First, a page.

"Democrats had a choice when they became the governing party. When they won those last two elections and they took control of the two branches of government that are subject to partisan control in our country, they could have governed in a way that was about accumulating political capital with the primary goal of winning the next election. They could have governed in constant campaign mode. Or they could have governed in a way that was about using their political capital, not accumulating more of it, about spending the political capital they had to get a legislative agenda done, to tackle big, complex, longstanding problems that had languished."
The Democrats have really gotten a lot of stuff done that has languished for a long time. The Affordable Care Act is only one element, and it was a really big one. And the process has really exposed the warts of the American political system. (I strongly suggest that the U.S. Senate be simply abolished.)

But America is going to look back at what the Democrats did in the most recent Congress with pride. Republicans are going to whine, cry and lie.

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posted by Richard @ 2:08 PM   0 comments
"Birther" Doc convicted, dismissed and given 6 months prison
It has been really difficult to understand what was going through Army Lt. Col. and Doctor Terrence Lakin's mind when he refused orders to deploy to Afghanistan until President Obama proved to his satisfaction that Obama was American-born. Now, after he has been convicted of disobeying orders and missing a deployment, he tearfully explains:
As part of their sentencing evidence, prosecutors played Lakin’s video for the jury. In it, he states that a president who is not a natural-born citizen “would subvert law and truth” and demands that Obama “release your original, signed birth certificate -- if you have one.”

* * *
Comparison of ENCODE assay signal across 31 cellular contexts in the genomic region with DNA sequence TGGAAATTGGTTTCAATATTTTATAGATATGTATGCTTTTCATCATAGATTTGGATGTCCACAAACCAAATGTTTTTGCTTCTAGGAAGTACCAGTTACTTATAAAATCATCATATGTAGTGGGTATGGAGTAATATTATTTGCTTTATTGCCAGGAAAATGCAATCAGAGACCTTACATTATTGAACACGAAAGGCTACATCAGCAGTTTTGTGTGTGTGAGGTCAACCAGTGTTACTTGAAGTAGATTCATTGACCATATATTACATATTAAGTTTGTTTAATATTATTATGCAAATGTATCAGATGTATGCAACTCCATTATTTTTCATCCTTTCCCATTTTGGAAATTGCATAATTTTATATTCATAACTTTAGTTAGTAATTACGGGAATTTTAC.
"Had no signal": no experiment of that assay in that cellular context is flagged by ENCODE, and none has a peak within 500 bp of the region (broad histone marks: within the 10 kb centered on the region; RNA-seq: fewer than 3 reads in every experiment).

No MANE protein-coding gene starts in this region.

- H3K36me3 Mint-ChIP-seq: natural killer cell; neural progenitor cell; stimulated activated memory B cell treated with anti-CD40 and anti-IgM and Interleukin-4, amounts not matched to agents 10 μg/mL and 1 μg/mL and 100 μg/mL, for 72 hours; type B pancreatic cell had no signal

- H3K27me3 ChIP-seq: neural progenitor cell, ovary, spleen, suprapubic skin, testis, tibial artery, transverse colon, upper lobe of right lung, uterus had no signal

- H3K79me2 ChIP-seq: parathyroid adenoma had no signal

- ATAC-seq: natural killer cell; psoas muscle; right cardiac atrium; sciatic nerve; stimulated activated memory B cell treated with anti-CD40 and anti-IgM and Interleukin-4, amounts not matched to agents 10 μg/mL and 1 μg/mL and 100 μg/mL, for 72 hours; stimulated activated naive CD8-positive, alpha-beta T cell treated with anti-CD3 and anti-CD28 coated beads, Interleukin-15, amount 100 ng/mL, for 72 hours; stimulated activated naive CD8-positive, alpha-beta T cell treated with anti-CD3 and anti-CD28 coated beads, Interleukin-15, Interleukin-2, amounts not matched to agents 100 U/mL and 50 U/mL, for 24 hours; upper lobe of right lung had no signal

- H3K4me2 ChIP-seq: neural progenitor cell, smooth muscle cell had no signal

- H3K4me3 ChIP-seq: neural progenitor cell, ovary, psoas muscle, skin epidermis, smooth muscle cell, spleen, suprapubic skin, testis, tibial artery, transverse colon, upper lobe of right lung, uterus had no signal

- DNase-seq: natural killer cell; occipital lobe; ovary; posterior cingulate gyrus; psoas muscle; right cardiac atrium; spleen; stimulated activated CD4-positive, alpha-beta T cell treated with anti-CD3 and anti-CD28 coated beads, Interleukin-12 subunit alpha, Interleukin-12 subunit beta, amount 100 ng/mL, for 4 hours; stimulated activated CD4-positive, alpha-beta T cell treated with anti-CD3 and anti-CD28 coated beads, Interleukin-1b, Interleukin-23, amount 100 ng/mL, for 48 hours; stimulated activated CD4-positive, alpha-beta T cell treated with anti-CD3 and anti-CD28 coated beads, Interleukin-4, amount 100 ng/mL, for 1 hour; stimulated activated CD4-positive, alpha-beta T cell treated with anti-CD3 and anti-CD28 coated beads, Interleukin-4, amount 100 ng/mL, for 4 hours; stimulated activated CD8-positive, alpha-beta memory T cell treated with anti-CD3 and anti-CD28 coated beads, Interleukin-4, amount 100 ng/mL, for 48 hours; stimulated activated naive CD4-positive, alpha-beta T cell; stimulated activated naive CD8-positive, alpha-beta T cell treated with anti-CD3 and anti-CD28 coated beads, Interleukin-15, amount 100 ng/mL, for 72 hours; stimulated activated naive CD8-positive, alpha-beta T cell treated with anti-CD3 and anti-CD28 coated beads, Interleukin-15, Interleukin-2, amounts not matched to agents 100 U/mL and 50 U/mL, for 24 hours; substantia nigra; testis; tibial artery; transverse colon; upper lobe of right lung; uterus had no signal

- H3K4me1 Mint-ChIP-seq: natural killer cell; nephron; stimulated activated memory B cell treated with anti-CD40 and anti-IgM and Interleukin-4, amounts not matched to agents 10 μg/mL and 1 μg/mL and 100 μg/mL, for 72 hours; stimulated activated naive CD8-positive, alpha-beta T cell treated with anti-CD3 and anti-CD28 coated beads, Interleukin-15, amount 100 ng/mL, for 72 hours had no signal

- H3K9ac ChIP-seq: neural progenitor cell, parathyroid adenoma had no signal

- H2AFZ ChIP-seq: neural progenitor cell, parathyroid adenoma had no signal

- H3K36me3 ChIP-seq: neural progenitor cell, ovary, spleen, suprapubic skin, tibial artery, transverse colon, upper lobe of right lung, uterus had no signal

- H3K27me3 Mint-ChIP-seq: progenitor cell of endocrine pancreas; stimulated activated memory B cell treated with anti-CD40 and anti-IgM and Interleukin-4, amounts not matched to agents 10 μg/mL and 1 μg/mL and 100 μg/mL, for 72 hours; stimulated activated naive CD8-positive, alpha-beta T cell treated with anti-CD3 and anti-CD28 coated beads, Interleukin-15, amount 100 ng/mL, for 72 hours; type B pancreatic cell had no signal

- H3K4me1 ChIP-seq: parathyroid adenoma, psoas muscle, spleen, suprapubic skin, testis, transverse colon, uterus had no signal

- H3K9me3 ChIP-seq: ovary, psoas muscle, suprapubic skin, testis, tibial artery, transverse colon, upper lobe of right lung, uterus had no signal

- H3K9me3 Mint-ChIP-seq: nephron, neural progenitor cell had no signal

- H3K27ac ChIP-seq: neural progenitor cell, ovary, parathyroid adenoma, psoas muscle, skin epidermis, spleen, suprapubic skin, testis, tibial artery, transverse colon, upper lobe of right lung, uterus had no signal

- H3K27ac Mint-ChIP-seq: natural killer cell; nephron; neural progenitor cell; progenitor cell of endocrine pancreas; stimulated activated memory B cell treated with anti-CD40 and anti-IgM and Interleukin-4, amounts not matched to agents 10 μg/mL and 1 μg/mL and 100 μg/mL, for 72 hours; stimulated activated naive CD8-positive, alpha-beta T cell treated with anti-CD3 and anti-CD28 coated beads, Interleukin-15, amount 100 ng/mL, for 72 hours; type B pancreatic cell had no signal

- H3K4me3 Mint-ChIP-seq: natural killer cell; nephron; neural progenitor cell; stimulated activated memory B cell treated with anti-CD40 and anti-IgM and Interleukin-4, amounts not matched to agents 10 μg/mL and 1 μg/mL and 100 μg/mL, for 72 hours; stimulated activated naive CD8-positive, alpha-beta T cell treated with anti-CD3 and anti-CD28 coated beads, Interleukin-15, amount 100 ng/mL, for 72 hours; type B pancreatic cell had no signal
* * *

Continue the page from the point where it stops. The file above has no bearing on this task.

During an hour of unsworn testimony, Lakin called that video an embarrassing mistake, brought on by pressure and poor advice from supposed supporters.

“I would not do this again,” he said. “It was a confusing time for me, and I was very emotional. I thought I was choosing the right path, and I did not.”
He really got some bad advice from some people who wanted to use him to attack Barack Obama. The attack failed, and those people are now gone. They used doctor Lakin and abandoned him.

Just politics. And doctor Lakin is now kicked out of the Army without his pension and with a record of a felony conviction.

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posted by Richard @ 9:04 AM   0 comments
Monday, December 20, 2010
US reported to be considering expanding operations inside Pakistan
Reuters reports that U.S. Commanders are considering expanding U.S. special operations activities inside Pakistan..

The U.S. troops in Afghanistan are reported to be gaining control over previously Taliban controlled portions of Afghanistan, but Taliban leaders and fighters have a reasonably safe sanctuary inside neighboring Pakistan. The government of Pakistan is not going after those Taliban, so U.S. commanders are talking of doing it themselves.

The following analysis is mine. As indicated in the previous post, I have no credentials that give me any special qualifications to perform this analysis, nor do I have an information that I have not provided links to in this and the previous post.

The leak of the identity of the U.S. CIA station chief in Islamabad may have been the initial public example of the battle between the CIA and the ISI. The Pakistan government over the weekend denied that the ISI had anything to do with that leak, but what would they say? We did it?? It seems reasonable that the leak that led Reuters to post this report is the next stage in bringing that conflict into the public and putting additional public pressure on the ISI, the Pakistani military and on the Pakistan government.

As indicated in today's Reuters story, the U.S. and its NATO allies are all discussing leaving Afghanistan beginning next Summer. But as long as the Taliban leaders are sitting fat, dumb and happy in Pakistan next door and the Afghanistan government cannot control anything outside of Kabul then for the U.S. and NATO to leave means the Taliban will swoop in and regain control over all the territory they had previously held. Unless...

An escalation on the weak point in the battle for Afghanistan - Pakistan - is a very rational move to be making at this time. Either the U.S, will have to carry out the threat to go into Pakistan or the Pakistanis are going to have to clean out the Taliban on their territory themselves.